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Posts from the ‘C’ Category


pthread_cancel and blocking I/O in Android NDK

We have a multi-threaded program that has one thread sitting in a while loop blocking from recvfrom system call on a socket. I need to run this C program on mobile. Unfortunately, in the networking side of mobile development, IP address changes all the time and the socket descriptor becomes invalid. Hence we need to break the loop and reconnect the socket.

First approach is to destroy the thread the recreate it again when IP address is changed. So the thread can go through closing the old socket gracefully, creates a new socket with the new IP address and enters the while loop of receiving packets. Quick and simple. However, if you are porting a multi-threaded C/C++ program for Android, perhaps this may not be a smooth ride. This is because pthread_cancel is not available in the Android NDK. So we can’t kill the thread and we need a way to signal blocking I/O recvfrom call.

Second approach is to close the socket descriptor and the recvfrom should return with error. However, this doesn’t happen in Android. The recvfrom continues to block.

Third approach is to set non-blocking I/O option in socket and handles the errno returning from recvfrom.

struct time tv;
tv.tv_sec = 1;
setsockopt(socketfd, SOL_SOCKET, SO_RCVTIMEO, &tv, sizeof(tv));

Another surprise in Android, it won’t let you do that.

I am running out of magic 8-ball. Luckily, the shutdown system call on socket lets you terminate the blocking I/O.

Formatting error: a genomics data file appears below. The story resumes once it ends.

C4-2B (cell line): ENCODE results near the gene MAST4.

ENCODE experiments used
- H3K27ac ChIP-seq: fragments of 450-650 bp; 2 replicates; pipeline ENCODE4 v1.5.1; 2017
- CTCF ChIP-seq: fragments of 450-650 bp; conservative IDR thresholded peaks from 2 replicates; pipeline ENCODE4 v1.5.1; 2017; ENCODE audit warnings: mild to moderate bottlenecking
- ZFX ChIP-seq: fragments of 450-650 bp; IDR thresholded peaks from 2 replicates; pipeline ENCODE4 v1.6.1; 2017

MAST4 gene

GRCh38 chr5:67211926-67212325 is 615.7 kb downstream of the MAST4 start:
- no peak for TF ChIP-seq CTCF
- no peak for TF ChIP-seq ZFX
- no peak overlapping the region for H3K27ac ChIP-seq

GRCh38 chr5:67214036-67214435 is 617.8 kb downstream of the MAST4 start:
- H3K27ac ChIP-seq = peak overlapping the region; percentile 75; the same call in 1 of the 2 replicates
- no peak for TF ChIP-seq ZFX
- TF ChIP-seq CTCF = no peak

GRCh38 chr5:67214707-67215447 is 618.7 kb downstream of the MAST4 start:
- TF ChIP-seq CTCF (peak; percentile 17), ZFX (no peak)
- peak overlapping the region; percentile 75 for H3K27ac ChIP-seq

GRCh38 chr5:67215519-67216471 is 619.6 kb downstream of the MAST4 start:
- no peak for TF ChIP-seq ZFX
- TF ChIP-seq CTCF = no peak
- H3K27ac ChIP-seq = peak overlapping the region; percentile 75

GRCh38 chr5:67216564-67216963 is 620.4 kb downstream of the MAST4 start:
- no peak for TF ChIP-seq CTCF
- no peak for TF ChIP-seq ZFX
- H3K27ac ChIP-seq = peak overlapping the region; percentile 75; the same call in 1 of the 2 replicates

At the time of writing, I’m using API level 24.


Using Semaphores on Android

If you plan to use semaphores on Android, then don’t. This is because the sem_open, sem_close and sem_unlink are not implemented. If you call sem_open on Android, you will get EACCESS error regardlessly.

This is what is defined in the /usr/include/semaphore.h in NDK’s sysroot directory.

int sem_destroy(sem_t*);
int sem_getvalue(sem_t*, int*);
int sem_init(sem_t*, int, unsigned int);
int sem_post(sem_t*);
int sem_timedwait(sem_t*, const struct timespec*);
int sem_trywait(sem_t*);
int sem_wait(sem_t*);

/* These aren't actually implemented. */
sem_t* sem_open(const char*, int, ...);
int sem_close(sem_t*);
int sem_unlink(const char*);


#endif /* _SEMAPHORE_H */

The only workaround is to use mutex and conditional variable. Fortunately, there are many online helps on how to do it. Here is an example.


ICMP Identifier field in UDP between Linux and OSX

Ping packet is traditionally created as a raw packet and formatted into ICMP ECHO REQUEST. The problem with creating a raw socket requires root privilege. It is alright if the program is running as part of the system service under root anyway. However, running as a non privilege user, the program requires extra care by configuring the setuid bit which poses security risks e.g. the program may have memory leak which can be hijacked with shellcode.
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